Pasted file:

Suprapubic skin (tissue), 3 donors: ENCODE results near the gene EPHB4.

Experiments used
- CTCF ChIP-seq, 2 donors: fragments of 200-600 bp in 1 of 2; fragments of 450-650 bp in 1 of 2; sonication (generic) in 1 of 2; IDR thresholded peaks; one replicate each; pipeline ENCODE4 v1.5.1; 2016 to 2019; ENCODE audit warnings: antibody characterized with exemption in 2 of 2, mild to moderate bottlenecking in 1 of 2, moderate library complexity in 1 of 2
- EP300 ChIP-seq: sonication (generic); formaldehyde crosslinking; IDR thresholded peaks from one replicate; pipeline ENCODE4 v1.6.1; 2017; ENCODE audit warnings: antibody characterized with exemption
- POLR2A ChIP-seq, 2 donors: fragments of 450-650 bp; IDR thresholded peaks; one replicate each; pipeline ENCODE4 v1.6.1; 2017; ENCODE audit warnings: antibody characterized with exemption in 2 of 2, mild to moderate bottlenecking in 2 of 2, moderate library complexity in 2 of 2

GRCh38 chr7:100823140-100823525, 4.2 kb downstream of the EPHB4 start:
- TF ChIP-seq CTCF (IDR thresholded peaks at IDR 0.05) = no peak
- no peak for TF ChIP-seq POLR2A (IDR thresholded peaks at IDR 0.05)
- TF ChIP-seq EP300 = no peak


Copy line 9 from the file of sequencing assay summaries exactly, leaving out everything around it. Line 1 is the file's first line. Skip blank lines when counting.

- TF ChIP-seq EP300 = no peak